The companies use material requirement planning (MRP) to calculate the components and materials necessary to make a product.
FREMONT, CA: The material requirement planning (MRP) is a process, which is utilized to calculate the components and the materials that will be necessary for making a product. These three critical comprehensive steps are essential to follow.
• To recognize the extra ones that will be necessary to conduct manufacturing and production procedure efficiently.
• Scheduling of the production or purchasing raw materials and components because they might have to ensure that there is no delay in the production pipeline.
• Taking note of the materials’ inventory and readily available details.
The Material Requirements Planning Background
Companies must have some background knowledge about the material requirements planning and understand how it came into being and know the organizations that have implemented it accurately.
The material requirement planning process was initially developed to be fed to the Polaris program. The first company to apply MRP was Black and Decker in 1964, and after that, many other organizations started utilizing the system. Later, a more advanced MRP version was developed, known as manufacturing resource planning (MRP 2). It was used for rough-cut capacity planning, capacity requirement planning, and master scheduling.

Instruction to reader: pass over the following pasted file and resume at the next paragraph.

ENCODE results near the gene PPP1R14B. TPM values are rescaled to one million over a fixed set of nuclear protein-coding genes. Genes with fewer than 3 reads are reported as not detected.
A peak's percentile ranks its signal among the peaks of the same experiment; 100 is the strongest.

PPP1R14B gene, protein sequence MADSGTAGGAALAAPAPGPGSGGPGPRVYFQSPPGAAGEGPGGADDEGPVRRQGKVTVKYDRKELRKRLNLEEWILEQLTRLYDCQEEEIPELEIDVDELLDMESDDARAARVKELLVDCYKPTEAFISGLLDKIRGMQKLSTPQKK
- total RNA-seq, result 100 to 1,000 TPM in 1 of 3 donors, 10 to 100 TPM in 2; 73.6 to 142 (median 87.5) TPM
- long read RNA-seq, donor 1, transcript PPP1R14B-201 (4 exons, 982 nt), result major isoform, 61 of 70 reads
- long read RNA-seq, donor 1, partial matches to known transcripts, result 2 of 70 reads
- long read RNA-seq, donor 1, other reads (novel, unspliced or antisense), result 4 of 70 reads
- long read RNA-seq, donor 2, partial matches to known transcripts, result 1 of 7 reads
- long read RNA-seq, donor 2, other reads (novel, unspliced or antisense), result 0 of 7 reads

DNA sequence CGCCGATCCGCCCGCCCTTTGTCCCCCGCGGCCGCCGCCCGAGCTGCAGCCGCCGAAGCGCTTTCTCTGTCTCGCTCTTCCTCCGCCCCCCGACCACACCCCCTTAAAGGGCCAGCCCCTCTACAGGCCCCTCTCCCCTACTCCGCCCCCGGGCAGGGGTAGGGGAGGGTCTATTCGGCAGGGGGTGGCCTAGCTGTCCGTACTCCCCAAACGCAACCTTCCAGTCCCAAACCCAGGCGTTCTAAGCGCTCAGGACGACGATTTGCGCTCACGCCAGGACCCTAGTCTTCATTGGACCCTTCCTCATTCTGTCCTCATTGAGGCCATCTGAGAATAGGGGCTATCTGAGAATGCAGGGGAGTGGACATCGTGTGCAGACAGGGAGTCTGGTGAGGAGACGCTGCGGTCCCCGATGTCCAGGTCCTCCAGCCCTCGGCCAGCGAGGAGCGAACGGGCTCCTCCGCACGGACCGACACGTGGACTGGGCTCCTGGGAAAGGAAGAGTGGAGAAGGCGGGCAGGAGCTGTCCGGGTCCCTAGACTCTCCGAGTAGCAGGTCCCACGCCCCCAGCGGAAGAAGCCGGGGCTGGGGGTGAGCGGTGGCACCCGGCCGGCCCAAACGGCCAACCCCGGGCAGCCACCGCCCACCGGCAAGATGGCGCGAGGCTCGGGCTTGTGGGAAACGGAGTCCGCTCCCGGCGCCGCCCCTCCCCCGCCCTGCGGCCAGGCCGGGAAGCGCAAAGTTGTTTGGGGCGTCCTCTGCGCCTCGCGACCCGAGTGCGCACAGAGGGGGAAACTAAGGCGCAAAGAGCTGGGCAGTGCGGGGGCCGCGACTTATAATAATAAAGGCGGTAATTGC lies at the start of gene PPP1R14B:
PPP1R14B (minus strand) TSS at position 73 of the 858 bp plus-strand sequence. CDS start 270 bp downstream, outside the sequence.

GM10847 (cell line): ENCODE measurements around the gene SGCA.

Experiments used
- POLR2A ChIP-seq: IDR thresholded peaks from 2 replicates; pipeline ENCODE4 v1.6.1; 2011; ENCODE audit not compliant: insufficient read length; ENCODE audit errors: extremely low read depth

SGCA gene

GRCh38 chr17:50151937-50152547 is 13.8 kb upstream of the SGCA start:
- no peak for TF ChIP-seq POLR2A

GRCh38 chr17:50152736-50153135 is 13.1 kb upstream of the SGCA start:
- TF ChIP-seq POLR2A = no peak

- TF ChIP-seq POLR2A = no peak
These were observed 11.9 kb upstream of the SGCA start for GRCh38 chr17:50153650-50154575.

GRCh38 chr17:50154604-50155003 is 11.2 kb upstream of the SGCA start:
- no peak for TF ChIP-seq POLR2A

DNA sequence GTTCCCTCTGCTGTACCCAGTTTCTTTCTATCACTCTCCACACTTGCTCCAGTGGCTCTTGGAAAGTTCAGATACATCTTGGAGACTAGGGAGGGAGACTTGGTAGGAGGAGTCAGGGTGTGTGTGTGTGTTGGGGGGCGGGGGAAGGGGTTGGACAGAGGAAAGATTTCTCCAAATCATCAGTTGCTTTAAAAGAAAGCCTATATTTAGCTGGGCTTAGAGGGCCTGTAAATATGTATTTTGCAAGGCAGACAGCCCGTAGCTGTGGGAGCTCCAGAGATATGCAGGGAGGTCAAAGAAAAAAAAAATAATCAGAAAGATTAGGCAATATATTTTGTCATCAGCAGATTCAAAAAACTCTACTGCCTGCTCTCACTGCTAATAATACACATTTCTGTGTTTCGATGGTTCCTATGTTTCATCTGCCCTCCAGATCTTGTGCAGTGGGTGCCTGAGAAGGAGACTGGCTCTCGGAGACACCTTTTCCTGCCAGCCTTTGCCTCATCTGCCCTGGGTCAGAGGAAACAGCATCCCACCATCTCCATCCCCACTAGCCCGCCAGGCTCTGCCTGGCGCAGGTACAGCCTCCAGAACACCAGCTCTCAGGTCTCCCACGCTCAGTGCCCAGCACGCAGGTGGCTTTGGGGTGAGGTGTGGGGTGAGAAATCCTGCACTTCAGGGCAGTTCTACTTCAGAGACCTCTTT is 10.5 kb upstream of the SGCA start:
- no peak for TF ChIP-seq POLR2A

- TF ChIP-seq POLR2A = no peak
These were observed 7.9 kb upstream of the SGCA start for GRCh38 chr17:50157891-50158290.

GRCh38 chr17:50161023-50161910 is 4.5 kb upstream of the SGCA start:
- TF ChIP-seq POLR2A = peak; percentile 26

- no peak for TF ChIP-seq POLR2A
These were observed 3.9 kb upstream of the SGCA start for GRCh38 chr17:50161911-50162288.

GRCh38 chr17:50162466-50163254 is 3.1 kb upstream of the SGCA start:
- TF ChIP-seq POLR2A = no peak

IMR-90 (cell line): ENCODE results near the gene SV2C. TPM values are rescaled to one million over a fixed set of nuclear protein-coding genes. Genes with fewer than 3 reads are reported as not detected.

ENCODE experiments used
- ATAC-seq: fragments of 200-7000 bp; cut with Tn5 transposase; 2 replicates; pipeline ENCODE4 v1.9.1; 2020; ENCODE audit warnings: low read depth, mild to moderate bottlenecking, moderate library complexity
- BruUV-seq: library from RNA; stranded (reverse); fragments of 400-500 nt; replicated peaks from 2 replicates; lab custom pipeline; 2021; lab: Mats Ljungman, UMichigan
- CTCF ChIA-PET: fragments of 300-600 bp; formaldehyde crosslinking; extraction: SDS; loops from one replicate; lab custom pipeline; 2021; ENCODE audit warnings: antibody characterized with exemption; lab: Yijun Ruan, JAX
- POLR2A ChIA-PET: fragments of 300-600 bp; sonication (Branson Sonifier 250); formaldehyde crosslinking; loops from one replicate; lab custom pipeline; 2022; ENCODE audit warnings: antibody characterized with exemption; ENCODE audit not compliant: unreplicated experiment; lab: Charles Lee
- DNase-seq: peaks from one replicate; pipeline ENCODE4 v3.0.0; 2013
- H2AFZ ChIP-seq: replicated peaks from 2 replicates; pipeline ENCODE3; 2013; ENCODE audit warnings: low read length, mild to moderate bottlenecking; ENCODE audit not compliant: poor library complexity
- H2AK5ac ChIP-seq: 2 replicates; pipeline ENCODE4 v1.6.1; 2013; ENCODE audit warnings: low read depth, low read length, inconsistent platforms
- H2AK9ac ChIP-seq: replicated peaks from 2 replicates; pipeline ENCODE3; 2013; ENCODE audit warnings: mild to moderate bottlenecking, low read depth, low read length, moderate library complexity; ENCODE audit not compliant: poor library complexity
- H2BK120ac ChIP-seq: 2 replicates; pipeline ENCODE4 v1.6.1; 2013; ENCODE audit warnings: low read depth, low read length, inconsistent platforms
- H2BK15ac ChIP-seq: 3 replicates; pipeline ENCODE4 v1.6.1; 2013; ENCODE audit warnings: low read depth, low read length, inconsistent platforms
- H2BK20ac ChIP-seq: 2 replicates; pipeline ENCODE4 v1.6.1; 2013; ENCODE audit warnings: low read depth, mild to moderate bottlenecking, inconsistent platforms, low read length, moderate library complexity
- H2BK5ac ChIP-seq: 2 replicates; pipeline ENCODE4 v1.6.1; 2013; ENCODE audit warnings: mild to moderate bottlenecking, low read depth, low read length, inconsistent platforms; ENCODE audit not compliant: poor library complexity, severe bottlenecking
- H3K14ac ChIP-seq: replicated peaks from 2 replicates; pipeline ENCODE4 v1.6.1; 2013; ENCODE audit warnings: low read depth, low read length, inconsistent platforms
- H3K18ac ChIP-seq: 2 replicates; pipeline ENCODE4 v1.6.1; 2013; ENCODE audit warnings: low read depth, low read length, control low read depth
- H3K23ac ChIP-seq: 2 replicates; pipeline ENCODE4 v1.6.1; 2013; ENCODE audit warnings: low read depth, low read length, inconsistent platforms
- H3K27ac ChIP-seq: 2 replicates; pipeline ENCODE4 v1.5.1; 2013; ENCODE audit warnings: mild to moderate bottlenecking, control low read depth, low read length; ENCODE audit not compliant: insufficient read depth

The Manufacturing Resource Planning
The material requirements planning (MRP 1) was utilized freely due to which the companies required something more advanced that can efficiently deal with the demand forecasts and capacity control. This led to the development of MRP 2.
MRP 2 can be classified as a process utilized to make accurate plans about the various resources that are a segment of the manufacturing organizations. It addresses several operational planning units and even deals with financial planning. Here are some of the features of MRP 2, but it is not restricted to them.
• Itemizing the master data
• The inventories and order handling
• Standard costing determination
• Mastering the production schedule
• The bills of materials
• Managing purchases
• Cost control
• Capacity panning